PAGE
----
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Solenoid valves are manufactured to control the flow of air, water, inert gases, light oils, refrigerants, and other fluids. A large variety of valves is available to provide three-way or four-way control. Ill. 1 shows a diagram of a simple on/off pneumatic valve. This type of valve is called a three-way, two-position solenoid valve. The diagram for this type of valve is used in pneumatic or hydraulic diagrams. The symbol for the main valve body is a rectangle that's made by placing two boxes side by side. The ports for the valve are identified in this part of the symbol.
The small rectangle at the far left end with a slash line through it's the symbol for the solenoid coil.
The line at the far right end that looks like the symbol for a resistor is the symbol for a spring.
This symbol indicates that this valve uses a spring to return the valve to the de-energized position. P identifies the pressure port, and A and B identify the outlet ports.
The reason two boxes are used in the symbol for the valve is that the box that has the symbol of the coil attached indicates the position of the armature and the ports that are connected when the valve is energized. The box that has the spring symbol attached shows the position of the armature and the ports that are connected when the valve is de-energized. For instance, when the valve is de-energized, one would read the diagram in the box on the side toward the spring symbol, which shows port A is connected to pressure and port B is blocked. When the valve is energized, one would use the diagram of the ports that's in the box on the left showing that port A is blocked and port B is connected to pressure. Notice that the ports are only identified once in the diagram since this symbol represents the two positions of the ports of a single valve. Sometimes the symbol will have the ports identified in each part of the diagram.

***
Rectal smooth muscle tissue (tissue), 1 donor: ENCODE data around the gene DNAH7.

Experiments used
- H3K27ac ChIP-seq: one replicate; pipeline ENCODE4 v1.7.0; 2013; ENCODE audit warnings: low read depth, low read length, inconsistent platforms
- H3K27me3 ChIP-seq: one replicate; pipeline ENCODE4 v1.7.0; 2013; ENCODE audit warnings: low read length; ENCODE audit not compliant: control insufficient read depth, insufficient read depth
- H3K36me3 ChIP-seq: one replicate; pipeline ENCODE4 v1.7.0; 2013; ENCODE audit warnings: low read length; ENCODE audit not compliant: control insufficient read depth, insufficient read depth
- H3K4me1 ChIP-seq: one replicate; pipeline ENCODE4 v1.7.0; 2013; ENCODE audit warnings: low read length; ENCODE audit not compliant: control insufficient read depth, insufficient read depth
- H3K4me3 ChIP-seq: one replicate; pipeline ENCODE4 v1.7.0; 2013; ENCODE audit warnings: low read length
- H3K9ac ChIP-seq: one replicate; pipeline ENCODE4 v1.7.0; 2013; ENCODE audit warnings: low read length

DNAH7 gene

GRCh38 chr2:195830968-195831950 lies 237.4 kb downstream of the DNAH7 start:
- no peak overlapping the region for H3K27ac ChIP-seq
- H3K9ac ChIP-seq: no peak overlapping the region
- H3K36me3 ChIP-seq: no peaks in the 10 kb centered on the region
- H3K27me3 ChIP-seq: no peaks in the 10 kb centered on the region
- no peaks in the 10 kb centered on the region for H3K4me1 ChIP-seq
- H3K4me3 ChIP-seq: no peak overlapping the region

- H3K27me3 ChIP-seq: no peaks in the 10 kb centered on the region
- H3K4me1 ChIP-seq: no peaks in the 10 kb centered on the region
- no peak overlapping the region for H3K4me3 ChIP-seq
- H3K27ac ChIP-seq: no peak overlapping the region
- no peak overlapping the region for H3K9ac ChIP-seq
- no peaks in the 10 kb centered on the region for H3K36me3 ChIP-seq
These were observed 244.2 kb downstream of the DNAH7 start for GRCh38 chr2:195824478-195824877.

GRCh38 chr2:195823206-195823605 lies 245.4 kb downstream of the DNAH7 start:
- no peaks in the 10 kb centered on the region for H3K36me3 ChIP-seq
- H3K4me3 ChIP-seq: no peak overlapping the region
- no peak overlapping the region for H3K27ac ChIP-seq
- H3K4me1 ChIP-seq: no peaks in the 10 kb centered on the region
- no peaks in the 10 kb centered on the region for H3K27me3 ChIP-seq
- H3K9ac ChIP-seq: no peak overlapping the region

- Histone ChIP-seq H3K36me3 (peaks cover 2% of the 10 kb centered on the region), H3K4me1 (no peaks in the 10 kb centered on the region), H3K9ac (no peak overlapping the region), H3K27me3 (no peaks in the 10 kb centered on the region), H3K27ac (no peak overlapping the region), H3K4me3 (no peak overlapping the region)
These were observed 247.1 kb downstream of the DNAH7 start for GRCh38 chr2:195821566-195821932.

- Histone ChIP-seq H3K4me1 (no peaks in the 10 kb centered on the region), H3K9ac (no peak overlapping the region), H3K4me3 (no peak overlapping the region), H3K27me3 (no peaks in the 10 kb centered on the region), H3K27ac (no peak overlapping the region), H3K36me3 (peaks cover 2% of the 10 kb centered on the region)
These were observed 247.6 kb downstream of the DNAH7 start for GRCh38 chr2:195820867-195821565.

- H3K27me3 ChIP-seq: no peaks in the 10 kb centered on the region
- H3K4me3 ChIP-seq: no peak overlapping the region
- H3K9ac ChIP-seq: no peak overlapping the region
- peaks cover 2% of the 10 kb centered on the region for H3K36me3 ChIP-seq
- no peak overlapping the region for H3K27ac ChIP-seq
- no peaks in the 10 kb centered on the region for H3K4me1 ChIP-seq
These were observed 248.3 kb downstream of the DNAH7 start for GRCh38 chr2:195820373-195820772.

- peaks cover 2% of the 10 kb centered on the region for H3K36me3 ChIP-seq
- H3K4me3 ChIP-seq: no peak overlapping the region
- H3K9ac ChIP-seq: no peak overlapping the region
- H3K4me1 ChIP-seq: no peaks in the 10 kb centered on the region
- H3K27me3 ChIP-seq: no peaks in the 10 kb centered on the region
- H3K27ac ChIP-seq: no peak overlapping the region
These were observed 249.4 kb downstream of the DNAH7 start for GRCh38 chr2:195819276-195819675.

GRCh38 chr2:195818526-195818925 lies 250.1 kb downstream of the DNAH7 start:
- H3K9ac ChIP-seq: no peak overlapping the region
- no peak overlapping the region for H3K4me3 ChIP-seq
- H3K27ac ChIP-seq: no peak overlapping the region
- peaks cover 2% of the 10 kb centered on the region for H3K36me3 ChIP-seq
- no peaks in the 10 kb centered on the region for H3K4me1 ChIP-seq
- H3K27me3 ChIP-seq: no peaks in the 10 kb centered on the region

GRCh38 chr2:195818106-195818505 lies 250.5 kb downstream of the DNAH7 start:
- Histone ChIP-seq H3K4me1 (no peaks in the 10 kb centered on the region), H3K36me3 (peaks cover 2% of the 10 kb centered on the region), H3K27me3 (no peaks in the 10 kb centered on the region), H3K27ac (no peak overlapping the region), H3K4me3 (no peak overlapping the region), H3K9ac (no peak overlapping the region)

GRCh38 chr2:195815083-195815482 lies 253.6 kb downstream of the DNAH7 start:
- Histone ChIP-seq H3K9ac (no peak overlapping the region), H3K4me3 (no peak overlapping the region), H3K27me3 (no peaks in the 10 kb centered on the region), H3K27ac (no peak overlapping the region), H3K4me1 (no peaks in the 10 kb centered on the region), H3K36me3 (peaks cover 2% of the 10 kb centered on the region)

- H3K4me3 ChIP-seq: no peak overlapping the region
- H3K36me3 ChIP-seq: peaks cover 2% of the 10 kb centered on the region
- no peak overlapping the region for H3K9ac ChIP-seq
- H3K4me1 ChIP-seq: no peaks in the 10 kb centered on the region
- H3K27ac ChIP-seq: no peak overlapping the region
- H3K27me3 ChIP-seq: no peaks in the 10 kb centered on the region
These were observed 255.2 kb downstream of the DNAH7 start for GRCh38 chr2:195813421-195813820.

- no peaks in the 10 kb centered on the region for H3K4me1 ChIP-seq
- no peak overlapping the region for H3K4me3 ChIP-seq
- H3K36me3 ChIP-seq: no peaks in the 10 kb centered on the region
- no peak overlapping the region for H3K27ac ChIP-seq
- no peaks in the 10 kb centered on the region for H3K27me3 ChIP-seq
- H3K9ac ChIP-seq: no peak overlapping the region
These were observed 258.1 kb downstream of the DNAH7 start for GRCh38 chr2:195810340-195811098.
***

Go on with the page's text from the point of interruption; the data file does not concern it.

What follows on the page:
|Typical Voltages and Wattages for Solenoid Valves